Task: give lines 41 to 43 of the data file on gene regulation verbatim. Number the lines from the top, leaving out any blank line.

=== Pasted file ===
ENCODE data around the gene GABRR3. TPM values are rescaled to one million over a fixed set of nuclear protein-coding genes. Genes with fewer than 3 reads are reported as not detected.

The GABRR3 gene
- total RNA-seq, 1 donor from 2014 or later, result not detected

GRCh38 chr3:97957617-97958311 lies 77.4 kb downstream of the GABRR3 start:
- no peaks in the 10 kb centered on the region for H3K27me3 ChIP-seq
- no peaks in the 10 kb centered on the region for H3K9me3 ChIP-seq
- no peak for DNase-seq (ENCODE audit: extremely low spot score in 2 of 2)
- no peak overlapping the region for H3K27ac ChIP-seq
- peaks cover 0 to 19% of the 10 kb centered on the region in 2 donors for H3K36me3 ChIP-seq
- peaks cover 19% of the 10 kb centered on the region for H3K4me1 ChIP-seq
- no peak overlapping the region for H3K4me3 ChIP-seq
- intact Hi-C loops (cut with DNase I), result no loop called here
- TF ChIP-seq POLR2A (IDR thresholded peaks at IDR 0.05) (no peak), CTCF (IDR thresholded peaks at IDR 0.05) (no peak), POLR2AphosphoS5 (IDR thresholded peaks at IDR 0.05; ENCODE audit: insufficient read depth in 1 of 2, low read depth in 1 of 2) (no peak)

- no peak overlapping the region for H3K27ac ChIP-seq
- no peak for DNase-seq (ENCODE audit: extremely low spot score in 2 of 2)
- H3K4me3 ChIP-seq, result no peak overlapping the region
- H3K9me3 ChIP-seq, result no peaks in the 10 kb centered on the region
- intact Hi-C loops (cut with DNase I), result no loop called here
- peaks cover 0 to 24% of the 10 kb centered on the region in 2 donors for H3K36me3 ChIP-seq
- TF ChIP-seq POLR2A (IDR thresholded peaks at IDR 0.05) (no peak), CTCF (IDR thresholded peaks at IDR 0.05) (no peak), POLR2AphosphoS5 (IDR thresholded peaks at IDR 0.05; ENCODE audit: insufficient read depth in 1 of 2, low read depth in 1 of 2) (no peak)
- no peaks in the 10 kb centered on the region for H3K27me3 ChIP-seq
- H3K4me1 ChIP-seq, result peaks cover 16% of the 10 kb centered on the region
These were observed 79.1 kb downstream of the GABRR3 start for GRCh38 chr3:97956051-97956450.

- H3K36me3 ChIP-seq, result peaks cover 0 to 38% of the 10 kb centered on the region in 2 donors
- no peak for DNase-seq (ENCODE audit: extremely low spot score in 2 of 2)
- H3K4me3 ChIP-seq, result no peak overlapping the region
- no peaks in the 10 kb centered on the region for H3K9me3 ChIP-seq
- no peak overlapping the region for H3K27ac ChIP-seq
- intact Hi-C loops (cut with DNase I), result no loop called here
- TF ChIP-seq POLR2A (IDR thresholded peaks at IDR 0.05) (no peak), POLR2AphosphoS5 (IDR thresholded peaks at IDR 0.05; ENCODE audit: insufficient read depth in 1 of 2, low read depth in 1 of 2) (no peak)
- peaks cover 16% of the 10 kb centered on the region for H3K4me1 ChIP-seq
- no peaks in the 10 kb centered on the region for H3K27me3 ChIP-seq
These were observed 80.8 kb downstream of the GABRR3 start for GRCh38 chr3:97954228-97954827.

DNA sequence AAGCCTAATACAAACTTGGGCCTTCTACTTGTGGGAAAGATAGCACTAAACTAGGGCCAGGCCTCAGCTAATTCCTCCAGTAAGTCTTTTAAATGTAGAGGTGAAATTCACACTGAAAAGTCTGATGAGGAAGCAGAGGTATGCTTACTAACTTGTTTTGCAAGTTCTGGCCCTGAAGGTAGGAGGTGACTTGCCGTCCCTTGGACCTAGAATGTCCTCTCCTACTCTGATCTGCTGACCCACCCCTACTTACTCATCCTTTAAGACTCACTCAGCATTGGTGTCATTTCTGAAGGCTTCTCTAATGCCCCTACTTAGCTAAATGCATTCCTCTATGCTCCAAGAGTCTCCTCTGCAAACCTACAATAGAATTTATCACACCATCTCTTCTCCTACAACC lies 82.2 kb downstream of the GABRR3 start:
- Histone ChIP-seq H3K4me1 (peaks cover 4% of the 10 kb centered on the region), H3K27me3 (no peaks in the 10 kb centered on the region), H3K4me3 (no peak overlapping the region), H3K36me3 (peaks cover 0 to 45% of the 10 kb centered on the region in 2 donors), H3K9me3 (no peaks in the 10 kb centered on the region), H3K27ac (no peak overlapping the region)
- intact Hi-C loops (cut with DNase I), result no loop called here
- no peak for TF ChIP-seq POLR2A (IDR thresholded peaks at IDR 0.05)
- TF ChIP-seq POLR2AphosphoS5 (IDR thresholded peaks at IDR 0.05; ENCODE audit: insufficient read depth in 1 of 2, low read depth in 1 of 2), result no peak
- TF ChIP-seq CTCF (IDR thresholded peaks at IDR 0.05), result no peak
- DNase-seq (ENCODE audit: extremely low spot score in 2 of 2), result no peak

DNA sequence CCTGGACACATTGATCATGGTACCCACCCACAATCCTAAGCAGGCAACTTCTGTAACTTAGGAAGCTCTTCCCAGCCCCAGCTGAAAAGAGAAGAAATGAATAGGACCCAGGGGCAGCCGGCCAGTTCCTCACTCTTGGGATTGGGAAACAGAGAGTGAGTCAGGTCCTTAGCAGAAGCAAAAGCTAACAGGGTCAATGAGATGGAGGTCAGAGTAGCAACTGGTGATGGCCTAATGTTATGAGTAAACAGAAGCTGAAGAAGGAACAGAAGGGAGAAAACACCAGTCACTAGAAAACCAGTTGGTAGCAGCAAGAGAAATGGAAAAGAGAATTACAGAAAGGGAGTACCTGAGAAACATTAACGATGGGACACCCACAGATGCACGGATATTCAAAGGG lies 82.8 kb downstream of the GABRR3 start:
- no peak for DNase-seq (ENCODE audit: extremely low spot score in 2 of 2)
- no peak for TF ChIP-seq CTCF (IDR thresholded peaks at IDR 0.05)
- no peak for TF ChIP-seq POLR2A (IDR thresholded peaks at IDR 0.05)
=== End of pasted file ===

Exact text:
DNA sequence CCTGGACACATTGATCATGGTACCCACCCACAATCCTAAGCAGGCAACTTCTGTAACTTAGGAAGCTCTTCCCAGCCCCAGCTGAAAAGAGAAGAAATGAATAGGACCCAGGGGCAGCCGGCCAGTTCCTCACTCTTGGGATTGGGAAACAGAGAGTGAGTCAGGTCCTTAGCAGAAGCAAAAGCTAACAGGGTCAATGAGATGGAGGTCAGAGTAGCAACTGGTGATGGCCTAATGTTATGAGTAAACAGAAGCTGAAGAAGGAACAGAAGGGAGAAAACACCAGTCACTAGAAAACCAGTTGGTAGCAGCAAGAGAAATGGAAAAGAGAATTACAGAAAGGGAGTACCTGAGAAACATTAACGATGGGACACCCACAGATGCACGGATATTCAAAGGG lies 82.8 kb downstream of the GABRR3 start:
- no peak for DNase-seq (ENCODE audit: extremely low spot score in 2 of 2)
- no peak for TF ChIP-seq CTCF (IDR thresholded peaks at IDR 0.05)